Diatom Microscopy

April 03, 2010

20100402 – Saturday - Diatom Microscopy
John Stetson
Summary Author:  D. Krupski, M. Jennings, P. Stetson, and J. Stetson

The wafer-like object featured above is a diatom. It was taken from a water sample in the Gulf of Maine and is seen here edge on, as observed through a microscope -- think of viewing a galaxy edgewise in a telescope. A diatom is an aquatic, photosynthetic plant. This one is about 100 microns across; approximately the width of a human hair. Aquatic plants constitute 10 percent of the Earth's biomass and may produce as much as 50 percent of the Earth's oxygen. Diatoms may also be very significant in the field of nanotechnology; they produce microscale valves that may, someday, be components in solar panels on our roofs. These little creatures appear in the fossil record as far back as the Jurassic Period – more than 144 million years ago.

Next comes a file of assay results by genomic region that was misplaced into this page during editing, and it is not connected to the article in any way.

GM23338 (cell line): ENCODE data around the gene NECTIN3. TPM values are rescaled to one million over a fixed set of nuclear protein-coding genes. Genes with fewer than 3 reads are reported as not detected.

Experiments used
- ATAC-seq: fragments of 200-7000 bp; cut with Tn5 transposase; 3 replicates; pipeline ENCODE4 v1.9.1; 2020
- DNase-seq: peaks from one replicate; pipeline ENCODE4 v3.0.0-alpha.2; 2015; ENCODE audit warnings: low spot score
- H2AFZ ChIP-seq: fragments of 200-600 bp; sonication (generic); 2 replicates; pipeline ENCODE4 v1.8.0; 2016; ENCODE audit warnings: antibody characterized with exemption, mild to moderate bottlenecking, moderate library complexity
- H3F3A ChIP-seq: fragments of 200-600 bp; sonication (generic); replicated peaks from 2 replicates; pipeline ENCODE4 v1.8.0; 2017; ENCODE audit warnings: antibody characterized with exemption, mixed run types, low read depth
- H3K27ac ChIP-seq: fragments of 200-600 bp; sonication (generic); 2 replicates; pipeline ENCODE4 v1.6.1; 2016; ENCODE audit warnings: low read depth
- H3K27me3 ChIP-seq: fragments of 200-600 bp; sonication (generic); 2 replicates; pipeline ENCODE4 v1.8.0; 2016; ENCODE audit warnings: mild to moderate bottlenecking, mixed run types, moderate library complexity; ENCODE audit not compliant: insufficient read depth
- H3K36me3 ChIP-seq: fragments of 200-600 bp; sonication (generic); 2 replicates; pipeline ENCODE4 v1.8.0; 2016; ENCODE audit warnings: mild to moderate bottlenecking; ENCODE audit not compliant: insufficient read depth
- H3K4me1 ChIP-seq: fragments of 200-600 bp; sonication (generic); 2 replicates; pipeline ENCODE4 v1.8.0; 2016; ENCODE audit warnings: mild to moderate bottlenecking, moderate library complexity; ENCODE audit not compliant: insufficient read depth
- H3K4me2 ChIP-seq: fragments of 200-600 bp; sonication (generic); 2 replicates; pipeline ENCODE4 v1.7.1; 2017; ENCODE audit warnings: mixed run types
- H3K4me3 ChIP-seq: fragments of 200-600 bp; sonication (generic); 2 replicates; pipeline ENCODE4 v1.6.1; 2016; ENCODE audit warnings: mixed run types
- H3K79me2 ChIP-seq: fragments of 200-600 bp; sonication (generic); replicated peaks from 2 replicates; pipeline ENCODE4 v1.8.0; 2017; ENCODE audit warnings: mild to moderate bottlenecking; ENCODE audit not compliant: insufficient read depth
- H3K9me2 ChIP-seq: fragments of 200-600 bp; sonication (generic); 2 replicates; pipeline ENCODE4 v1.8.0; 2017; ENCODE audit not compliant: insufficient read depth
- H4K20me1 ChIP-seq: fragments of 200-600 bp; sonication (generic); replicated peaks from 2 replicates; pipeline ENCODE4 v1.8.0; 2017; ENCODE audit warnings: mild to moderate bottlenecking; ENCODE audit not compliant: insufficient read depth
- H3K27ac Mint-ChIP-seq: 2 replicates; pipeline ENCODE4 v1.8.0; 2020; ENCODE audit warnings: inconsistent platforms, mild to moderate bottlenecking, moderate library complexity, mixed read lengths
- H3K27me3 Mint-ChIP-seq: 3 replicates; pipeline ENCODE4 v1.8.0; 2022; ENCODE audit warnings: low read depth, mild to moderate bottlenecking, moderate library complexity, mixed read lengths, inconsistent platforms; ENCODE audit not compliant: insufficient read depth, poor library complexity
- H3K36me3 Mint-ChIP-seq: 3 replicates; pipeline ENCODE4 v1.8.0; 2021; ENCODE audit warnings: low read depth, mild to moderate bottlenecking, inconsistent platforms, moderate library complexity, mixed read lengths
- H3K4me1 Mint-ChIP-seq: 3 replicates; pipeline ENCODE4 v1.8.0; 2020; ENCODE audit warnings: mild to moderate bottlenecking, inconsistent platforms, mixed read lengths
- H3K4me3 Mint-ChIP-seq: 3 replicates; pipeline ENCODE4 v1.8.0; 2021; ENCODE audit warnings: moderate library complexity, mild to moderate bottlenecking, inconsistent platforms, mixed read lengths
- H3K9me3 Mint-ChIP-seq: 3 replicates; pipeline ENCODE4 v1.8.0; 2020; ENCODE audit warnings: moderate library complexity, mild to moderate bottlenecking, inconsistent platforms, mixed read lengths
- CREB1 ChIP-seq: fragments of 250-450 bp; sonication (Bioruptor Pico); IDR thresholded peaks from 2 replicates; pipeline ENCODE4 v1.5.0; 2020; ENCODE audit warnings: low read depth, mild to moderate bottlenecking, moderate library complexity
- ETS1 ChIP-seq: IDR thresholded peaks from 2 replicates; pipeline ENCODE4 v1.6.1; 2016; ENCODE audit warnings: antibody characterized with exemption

This image was captured with a webcam attached to a microscope; live images were projected onto a computer screen. A 21.5 inch (54.61 cm) Apple iMac screen allowed four of us to observe together and to experience a shared inquiry. Photo taken in South Portland, Maine on March 5, 2010.